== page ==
Wednesday, July 17, 2013

Buttermilk Ice Cream



I love the taste of Buttermilk. It's probably because of my Grand-dad. He drinks a glass every morning and by my estimation that has kept him going (He's 92)! I like buttermilk so much that sometimes I find myself conjuring up ways that I can use it more often. It's super rich in protein and low in fat, plus it's light, bright sour flavor is refreshing!


My friend Amy who is a trained chef and knows just about everything about the chemistry of food, sent me a recipe for Buttermilk Ice Cream from Smitten Kitchen after I told her about my Buttermilk fantasies. The recipe is great but after working so hard losing 135 pounds I'd like to maintain that so I asked Amy if there was a way I could cut down on calories (She's a real smart ass and told me to get a smaller scoop) she suggested that I use low fat milk and I came up with making a custard base with less eggs. I used 6 eggs instead of 12 that the original recipe called for and I substituted 1 cup of cream for 1 cup of 1% milk instead thereby cutting half the calories! The results were still super creamy and rich and the flavor intense and exciting! I served it with roasted strawberries and sugared Basil flowers. Check this out!





Buttermilk Ice Cream (Adapted from Smitten Kitchen)



Ingredients
  • 1 Cup Cream
  • 1 Cup Milk (any kind - I used 1%)
  • 2 Cups Buttermilk
  • 1 1/4 Cups sugar
  • 6 large egg yolks (reserve the whites for a super healthy frittata)
  • 2 teaspoons vanilla
  • pinch salt
Instructions
  1. In a large sauce pan combine the cream, milk and 1 cup sugar sugar, stirring over medium heat until it simmers.
  2. Meanwhile whisk together the remaining sugar and egg yolks.
  3. Once the cream/milk simmers remove from heat and drizzle a small amount into the eggs while whisking the eggs. The aim here is to bring the eggs up to an adequate temperature so you don't get scrambled eggs.
  4. Once the eggs have warmed, pour them back into the cream mixture and whisk constantly while turning the heat back on.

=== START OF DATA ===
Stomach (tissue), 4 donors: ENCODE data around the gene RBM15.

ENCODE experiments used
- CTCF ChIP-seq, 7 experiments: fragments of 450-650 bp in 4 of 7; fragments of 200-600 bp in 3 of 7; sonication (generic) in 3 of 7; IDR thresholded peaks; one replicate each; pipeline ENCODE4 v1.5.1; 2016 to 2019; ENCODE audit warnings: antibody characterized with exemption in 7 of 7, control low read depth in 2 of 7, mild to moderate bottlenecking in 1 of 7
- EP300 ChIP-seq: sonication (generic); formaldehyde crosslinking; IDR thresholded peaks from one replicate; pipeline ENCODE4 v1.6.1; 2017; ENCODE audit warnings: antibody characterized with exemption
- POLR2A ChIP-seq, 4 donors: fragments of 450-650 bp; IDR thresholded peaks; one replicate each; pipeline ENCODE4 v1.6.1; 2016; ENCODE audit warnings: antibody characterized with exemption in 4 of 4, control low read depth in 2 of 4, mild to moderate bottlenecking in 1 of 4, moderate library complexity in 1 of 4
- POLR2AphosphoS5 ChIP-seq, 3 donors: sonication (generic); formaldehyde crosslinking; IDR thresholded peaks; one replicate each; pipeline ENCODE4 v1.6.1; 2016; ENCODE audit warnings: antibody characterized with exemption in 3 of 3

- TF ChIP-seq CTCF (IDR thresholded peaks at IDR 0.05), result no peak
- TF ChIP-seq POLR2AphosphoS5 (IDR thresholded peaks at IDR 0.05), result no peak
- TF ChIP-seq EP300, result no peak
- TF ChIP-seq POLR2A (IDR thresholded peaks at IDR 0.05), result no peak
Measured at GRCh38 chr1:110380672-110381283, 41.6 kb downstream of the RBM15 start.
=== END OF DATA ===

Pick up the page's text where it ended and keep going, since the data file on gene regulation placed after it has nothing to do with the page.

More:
5. Cook on low until the mixture thickens. A good guide for this is if it sticks to the utensil you are using to mix it with, then it's ready...
  6. Add vanilla, buttermilk and salt and continue to whisk.
  7. Remove from heat and cool completely about 1-2 hours in the fridge.
  8. Get out the ice cream maker, add your mixture and in about 35 minutes you will be having a delicious treat!


Monday, July 15, 2013

Cow Girl Creamery at the Ferry Building

Charlene and I went to san Francisco recently. Because of the BART strike we thought it would be better to park in Vallejo and take the ferry over. It turned out to be a great idea!!! It was $50 bucks for both of us round trip and it was painless, hassle free comfortable travel and it dropped us off exactly where we wanted to be!!!

Our first stop was Cowgirl Creamery...Cheese is a macro nutrient right? It is when you spend $25 on it!

The first cheese we tasted was Casatica Di Bufala - soft and ripe but citrusy. Totally oozy and gooey and completely palatable all on its own or on a toasty piece of crusty bread and a sliced fig. Easy eating and delicious rind too! Its Buffalo cheese from Lombardia, Italy made from water buffalo milk - a super richly creamed milk which contains twice the cream of cows milk...needless to say this cheese is velvety rich and little goes  along way.